Why everyone should support the McDonald’s workers
Staff at McDonald’s in Cambridge and Crayford took strike action last September. This was the first ever strike at a British McDonalds, and the strikers were part of a growing movement of precarious and vulnerable workers who have been organising and ghting for better pay and conditions in recent years.
The striking workers demanded £10 per hour, more secure working hours, and recognition of the right to form a trade union as employees of the company. Workers in the service sector, such as cleaners, delivery, bar and restaurant staff, endure some of the worst conditions at work: insecure employment, workplace bullying, inadequate wages and terrible working conditions, coupled with the threat of being easily replaced should they miss work or stand up for their rights, wreak havoc on their physical and mental health.
There is a constant narrative driven by employers and the media that these are only ‘starter’ or part-time jobs, just for teenagers or people who need a bit of extra cash, and that therefore workers should not expect decent pay or conditions.
This is nonsense! It is entirely within the means of any business to provide a living wage for its staff. For many people these jobs are the only ones available, and many nd them- selves working two or even three different jobs to make ends meet.
The McStrikers’ brave campaign last year was successful in winning McDonalds staff a £10 per hour minimum wage and the promise of guaranteed contract hours for all staff by the end of 2017. This was a big step forward and proof of what organisation can achieve.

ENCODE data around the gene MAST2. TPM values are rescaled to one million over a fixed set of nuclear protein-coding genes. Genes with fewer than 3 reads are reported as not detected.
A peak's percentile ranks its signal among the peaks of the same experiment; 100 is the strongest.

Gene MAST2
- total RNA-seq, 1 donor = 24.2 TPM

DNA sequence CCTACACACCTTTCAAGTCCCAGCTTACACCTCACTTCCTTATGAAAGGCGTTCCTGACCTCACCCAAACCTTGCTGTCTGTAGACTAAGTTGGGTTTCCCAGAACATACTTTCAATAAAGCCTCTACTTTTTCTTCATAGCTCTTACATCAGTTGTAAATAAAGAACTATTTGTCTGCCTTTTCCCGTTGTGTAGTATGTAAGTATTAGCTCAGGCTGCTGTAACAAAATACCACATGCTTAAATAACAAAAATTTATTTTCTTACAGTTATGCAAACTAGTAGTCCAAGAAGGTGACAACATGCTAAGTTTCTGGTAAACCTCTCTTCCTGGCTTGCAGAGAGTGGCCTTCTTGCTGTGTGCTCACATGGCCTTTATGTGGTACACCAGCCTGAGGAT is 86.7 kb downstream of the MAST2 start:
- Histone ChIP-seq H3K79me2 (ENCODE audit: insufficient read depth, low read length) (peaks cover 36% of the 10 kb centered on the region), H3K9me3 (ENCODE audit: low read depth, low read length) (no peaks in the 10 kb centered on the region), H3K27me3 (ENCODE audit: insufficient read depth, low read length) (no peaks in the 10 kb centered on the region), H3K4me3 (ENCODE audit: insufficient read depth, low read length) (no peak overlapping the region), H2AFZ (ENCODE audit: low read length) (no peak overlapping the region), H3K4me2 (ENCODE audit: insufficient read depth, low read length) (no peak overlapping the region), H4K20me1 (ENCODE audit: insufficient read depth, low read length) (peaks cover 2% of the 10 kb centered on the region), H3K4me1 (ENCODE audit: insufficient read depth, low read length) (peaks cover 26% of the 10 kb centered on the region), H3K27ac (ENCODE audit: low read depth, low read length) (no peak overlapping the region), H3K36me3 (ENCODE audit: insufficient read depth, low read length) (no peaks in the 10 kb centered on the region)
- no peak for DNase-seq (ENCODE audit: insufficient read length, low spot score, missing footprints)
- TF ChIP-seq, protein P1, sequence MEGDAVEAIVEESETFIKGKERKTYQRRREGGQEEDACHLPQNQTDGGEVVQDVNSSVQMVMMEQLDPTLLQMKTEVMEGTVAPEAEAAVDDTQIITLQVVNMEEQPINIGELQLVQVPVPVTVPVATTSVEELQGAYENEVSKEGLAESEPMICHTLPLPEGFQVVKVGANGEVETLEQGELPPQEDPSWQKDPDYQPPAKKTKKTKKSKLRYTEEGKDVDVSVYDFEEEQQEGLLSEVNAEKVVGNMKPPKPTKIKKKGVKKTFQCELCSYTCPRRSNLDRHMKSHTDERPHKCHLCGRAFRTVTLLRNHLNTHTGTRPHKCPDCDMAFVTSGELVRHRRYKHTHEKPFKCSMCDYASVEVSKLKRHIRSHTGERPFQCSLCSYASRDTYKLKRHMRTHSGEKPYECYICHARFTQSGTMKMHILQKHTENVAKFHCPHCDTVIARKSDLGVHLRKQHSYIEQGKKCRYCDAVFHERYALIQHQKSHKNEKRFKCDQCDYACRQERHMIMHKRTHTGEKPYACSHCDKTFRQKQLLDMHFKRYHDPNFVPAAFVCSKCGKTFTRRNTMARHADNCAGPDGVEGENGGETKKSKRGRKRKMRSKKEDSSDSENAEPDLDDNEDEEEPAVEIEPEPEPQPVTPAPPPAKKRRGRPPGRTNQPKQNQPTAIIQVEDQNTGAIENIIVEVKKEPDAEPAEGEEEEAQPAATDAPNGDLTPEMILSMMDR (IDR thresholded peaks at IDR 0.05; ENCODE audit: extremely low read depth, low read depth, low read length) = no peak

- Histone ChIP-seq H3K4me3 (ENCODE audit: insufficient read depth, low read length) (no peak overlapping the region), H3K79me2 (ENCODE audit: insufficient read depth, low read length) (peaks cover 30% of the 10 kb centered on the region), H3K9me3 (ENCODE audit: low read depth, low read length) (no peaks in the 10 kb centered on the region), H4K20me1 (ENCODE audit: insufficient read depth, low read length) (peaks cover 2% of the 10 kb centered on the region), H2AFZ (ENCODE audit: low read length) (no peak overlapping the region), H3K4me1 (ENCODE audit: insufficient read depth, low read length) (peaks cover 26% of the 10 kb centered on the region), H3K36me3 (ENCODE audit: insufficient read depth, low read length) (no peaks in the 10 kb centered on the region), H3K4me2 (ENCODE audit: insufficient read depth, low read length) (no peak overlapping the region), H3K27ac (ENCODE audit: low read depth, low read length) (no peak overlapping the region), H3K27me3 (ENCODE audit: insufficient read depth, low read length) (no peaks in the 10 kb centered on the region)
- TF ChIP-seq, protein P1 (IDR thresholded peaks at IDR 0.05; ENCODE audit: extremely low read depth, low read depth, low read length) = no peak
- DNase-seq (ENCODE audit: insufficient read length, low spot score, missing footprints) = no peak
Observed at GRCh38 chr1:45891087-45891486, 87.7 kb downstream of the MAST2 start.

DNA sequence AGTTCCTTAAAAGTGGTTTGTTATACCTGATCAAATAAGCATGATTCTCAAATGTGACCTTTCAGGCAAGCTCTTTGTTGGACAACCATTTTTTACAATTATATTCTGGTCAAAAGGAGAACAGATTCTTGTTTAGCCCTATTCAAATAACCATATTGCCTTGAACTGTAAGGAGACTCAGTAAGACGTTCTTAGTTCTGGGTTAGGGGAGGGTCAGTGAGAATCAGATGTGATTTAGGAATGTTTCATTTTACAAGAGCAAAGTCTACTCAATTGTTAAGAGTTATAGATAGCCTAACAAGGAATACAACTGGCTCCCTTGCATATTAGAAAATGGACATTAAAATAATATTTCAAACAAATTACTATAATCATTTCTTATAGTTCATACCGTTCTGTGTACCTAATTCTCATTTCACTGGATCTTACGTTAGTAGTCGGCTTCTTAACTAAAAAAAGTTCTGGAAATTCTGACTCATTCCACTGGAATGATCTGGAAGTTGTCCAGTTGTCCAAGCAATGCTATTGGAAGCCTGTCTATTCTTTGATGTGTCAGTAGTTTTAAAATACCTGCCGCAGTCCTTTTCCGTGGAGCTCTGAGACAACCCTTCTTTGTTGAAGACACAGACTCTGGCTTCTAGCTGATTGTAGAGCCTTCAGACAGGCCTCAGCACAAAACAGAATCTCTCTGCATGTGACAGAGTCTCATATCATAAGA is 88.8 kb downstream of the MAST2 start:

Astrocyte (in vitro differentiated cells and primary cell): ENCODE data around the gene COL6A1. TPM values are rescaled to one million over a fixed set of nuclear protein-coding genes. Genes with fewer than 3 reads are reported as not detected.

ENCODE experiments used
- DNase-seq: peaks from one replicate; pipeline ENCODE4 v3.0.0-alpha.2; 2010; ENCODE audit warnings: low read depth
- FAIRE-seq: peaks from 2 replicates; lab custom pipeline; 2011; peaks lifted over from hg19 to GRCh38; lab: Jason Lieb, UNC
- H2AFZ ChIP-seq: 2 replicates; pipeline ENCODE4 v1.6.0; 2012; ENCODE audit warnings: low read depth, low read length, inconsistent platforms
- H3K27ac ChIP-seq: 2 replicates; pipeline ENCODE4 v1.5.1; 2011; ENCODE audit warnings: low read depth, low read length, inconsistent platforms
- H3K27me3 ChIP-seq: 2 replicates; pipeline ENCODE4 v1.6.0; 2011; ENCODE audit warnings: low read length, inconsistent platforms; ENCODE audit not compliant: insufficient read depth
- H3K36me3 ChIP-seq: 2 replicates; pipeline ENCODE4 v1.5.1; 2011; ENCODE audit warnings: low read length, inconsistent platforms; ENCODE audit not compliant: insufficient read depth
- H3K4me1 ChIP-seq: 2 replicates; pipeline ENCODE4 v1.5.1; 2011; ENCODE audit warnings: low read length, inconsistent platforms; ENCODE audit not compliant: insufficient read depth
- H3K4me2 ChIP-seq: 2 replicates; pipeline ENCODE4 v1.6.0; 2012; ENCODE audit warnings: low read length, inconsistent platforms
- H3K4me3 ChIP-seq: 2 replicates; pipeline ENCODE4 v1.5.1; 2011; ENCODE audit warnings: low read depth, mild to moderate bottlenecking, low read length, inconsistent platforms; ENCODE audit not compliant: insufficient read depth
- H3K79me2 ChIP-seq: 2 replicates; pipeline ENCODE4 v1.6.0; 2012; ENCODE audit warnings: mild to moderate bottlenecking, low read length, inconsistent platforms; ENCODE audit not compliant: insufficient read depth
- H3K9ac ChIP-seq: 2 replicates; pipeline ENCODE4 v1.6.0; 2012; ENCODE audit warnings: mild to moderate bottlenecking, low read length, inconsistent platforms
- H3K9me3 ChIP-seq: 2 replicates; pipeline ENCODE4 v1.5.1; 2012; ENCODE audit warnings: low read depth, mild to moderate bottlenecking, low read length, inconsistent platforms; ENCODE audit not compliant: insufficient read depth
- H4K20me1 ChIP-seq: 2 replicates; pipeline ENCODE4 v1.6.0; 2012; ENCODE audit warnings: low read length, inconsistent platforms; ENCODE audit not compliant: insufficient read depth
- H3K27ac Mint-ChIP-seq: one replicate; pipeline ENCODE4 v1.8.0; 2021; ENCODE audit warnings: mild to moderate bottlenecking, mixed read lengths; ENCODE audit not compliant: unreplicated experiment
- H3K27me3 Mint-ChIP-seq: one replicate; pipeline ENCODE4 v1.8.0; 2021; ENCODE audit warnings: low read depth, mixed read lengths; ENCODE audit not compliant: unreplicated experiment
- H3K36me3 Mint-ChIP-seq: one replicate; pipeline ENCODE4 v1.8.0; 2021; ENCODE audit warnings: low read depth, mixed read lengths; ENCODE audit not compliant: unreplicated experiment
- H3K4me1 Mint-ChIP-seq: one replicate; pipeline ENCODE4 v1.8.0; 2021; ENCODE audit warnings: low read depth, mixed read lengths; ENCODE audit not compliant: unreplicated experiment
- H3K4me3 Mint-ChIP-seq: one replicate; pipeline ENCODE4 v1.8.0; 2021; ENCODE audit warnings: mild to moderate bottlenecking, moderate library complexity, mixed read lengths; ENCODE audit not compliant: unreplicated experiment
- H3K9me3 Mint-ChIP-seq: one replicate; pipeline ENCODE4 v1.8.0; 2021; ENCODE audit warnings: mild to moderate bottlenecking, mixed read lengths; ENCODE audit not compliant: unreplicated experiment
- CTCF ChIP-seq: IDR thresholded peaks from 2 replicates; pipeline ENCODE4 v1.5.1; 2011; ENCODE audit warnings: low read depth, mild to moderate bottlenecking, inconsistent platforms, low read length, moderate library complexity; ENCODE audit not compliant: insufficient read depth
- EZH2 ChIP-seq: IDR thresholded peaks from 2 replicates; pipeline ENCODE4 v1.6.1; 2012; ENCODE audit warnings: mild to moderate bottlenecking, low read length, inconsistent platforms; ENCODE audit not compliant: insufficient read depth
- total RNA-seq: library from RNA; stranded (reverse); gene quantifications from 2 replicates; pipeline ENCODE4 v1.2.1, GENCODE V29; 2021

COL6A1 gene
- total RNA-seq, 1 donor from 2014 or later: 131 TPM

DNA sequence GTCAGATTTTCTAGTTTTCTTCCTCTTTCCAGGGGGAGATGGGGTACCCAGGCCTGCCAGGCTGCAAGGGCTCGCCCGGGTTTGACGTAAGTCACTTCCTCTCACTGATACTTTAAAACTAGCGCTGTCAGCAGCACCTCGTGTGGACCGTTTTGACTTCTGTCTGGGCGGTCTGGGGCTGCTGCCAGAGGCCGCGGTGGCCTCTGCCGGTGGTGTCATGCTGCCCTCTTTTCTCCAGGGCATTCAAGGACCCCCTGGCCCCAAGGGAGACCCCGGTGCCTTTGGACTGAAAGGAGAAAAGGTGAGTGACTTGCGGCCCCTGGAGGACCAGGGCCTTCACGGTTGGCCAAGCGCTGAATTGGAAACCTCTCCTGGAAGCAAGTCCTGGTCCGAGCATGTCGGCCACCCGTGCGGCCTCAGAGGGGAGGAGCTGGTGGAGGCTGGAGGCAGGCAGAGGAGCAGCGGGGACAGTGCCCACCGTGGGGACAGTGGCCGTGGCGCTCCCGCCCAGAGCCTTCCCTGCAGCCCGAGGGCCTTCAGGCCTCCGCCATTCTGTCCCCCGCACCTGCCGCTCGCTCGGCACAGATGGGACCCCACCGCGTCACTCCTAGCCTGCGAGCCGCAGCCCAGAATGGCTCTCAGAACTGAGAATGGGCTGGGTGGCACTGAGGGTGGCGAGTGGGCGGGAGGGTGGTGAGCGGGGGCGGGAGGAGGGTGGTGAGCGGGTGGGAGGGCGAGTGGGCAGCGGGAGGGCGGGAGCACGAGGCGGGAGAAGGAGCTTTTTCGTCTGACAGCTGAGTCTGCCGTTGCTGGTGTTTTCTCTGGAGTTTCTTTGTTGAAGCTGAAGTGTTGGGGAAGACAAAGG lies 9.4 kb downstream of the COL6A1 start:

Now members of the Bakers Food and Allied Workers Union (BFAWU) are campaigning for their union to be officially recognised by McDonalds, in accordance with international law, which recognises workplace organisation as an inalienable human right.
Organised workers fighting to improve their lot often face criticism from people who should be supporting them. Capitalist propaganda tries to tell us that strikers are just greedy, and are already paid too much for the work they do, pitting worker against fellow worker. But in reality, all workers have the same interests, and a victory for one group of us is a victory for all.
If we allow the capitalists to enforce bad conditions on another set of workers today, tomorrow they will be coming for the rest of us. Rather than accepting what we’re given, we should support struggling workers and ask ourselves: ‘Why don’t I have better pay and conditions at work?’
Although we’re told that we all need to tighten our belts owing to the financial crisis, many companies are reporting huge profits – profits made at the expense of their workers.
Organisation is a vital weapon in the fight for our rights. It is only when workers are united through organisation that they can stand up for themselves and secure their right to dignity at work.
Individually we are powerless; together we are a force!